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Maine Fly Fish
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The Bear Incident

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Kevin McKay

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I slowly rolled open my window as my sister asked, “What are you doing?”

I replied, “ I heard a noise outside the camper!”

The cans were rattling and the night was very dark but, what light was left from the slowly dying campfire, showed a silhouette of something moving directly below my window. I whispered to my parents, “Mom, dad!”

“What?” said mom.

“I think something is right outside my window.” She told me to go back to sleep but, before she got the words out of her mouth, the cans rattled again!

By this time, we were all quiet and my sister and I both had our windows open, trying to see what was out there. My dad thought it was a raccoon but, when the big, black bear tore into our camper, we knew he was wrong! He quickly rolled the windows up and the bear slowly moved onto the next campsite.

Earlier in the day, I was down on the dock casting worms for sunfish or, anything that would bite. I was having a great time wasting the summer day away. The sunfish would use the protection of the dock and eat the small minnows and insects that found their way under the dock. Well, the first siting of the bear was when someone came into the store and said there was a kid down on the dock fishing and the bear had walked out a few steps on the dock but decided to keep moving on! I had no clue because I was so focused on those sunfish!

Back then, Baxter State park would capture the bears that got too friendly with people and would bring them down to the Jo-Mary Lake area and release them, hoping they would become wild again but what would happen is, they would find the dump. The dump was a place where the campground and loggers would dump the daily trash. Soon, this became the place to go at dusk to watch bears. This was one of our nightly traditions. We would all pile into the back of the pick-up truck and drive to the dump. So, there we were, in the back of the truck, with these black bears going through the garbage.

Later that night, we were lying there talking about the bear and how exciting it was to see one up that close. It seemed one of the bears found its way into the campground and started going through the campground’s garbage cans. We heard a few vehicles drive by and not long after that, we heard a gun shot. We knew immediately what had happened. The campground owner and some others had heard of the siting of the bear and were out hunting it.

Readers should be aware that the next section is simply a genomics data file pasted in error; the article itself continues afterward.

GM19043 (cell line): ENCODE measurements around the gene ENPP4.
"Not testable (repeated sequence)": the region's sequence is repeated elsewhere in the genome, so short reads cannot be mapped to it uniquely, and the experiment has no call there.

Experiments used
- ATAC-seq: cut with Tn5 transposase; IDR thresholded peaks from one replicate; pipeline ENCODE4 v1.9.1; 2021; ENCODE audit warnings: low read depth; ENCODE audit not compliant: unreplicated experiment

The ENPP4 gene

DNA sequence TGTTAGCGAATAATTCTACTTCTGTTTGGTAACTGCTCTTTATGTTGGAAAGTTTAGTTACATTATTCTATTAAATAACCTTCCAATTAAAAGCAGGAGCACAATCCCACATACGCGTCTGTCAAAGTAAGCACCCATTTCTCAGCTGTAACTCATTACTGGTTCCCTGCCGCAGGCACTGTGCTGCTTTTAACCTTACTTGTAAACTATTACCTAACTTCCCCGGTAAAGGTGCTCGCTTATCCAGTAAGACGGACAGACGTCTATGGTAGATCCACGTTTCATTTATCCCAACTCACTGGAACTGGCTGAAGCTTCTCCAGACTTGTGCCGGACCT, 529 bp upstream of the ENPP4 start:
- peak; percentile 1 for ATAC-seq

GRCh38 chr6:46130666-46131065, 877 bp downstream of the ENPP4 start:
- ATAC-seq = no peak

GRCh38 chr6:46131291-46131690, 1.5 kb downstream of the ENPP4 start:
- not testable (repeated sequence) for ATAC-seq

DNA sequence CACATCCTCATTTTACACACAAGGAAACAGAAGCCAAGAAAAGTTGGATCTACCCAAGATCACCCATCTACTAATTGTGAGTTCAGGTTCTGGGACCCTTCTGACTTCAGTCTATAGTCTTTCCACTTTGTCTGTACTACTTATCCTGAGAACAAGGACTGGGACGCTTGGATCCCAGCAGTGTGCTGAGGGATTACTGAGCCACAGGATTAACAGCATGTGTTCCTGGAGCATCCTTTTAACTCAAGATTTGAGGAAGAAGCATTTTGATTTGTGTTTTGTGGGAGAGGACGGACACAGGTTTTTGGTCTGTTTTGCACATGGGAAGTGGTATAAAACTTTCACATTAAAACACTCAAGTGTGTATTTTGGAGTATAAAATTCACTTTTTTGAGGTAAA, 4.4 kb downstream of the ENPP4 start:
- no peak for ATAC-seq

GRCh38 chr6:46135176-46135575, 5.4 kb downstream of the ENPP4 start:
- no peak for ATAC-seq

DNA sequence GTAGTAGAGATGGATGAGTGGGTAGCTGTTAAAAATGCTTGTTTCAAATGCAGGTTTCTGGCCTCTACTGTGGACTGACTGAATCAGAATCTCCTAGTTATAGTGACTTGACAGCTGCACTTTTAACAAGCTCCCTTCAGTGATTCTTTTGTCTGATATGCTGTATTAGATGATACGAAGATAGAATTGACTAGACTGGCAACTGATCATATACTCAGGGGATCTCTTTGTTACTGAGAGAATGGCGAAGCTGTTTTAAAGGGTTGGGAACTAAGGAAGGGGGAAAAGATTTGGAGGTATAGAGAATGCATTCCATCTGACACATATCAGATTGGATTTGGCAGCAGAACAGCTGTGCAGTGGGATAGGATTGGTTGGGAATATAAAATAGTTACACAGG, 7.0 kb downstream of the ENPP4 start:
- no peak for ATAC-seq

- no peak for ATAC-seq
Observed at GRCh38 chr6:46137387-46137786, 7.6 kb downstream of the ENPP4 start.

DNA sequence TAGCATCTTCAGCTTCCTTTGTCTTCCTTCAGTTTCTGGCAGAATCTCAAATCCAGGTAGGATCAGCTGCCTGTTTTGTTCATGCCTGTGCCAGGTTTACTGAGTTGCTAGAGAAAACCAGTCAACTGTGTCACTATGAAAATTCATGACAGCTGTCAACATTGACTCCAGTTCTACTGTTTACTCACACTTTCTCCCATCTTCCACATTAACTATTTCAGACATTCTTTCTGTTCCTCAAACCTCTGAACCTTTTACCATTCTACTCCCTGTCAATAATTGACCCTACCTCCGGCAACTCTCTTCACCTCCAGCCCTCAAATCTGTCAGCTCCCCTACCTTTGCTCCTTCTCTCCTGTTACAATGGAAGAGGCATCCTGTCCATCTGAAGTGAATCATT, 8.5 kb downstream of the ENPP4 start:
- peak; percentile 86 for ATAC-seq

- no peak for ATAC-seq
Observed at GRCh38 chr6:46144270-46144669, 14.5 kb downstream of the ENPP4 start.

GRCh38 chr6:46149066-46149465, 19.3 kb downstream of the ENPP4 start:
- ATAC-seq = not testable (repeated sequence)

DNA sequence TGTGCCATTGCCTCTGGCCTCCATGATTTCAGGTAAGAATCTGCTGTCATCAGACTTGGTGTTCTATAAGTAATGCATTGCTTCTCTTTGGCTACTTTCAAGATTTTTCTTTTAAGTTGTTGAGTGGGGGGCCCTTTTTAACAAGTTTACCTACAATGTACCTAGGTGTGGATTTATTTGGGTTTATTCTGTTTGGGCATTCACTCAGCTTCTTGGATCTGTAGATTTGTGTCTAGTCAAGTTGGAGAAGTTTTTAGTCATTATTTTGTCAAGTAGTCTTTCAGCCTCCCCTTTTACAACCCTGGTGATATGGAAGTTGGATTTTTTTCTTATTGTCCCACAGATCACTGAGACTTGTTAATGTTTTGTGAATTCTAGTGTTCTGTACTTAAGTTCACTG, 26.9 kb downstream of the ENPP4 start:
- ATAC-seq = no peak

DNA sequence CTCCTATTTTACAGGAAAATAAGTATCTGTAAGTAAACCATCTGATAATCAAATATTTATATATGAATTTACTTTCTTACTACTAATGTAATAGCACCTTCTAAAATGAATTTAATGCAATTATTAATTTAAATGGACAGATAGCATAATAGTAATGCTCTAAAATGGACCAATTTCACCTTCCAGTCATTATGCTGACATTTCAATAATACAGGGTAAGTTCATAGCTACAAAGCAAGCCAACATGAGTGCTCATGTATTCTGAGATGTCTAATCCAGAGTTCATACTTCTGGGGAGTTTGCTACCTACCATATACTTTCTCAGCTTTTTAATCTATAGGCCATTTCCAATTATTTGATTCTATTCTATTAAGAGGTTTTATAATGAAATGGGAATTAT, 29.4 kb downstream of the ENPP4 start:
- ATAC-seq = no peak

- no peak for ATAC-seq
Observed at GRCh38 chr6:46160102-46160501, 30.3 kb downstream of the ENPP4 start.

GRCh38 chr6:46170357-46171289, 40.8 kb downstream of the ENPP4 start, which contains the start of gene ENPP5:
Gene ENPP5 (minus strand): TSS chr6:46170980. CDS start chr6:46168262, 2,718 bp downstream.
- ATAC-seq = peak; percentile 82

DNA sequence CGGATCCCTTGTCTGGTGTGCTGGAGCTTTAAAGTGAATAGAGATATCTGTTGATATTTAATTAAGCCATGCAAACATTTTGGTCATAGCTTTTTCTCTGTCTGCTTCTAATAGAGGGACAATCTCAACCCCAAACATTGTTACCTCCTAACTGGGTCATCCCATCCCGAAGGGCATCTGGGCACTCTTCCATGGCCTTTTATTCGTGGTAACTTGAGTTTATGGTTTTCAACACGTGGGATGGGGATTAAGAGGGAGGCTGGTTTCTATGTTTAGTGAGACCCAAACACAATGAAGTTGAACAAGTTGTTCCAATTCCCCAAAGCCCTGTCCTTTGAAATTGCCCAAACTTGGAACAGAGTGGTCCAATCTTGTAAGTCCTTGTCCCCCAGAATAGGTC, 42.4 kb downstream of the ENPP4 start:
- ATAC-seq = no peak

That was my close encounters of the Bear kind!

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In 1967 my Dad rented a Dodge motorhome and loaded us up for a cross country vacation.I turned 12 on that trip. In Yellowstone we stayed at Fishing Bridge campground. The sight of those big cutthroats idling in the current below the bridge was amazing. I couldn't get them to take any of my eastern streamers until a nice older guy gave me a muddler minnow.I had never seen one before. It must have been right around the time that the muddler was developed. I managed to catch a few good fish and brought a couple back to the motorhome for dinner. I didn't pay attention to the do not clean fish signs in the campground and put the guts in the nearest "bearproof" trash can. In the middle of the night there was screaming and a lot of noise right out side our door. A local bear had found the trash can with the fish in it, ripped the can from its post and destroyed the can to get to the fish. The next morning my old man broke camp in record time and we hit the road.

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I used to fly fish the Deerfield when I first got married, 15 years ago, and camp at the state park on the Cold River. You always had to be watchful of bears when walking at night. Saw alot in the campground. One morning while wading there was a loud trampling coming through the woods next to me, I was ready to go swimming. Turned out to be the noisest beaver I ever heard. I now have instructed both my daughters that if they see a bear what to do. Most times back away slowly, especially if cubs are present. I always used to wave my arms and yell, my wife laughed (as she locked herself in the truck), but it worked.

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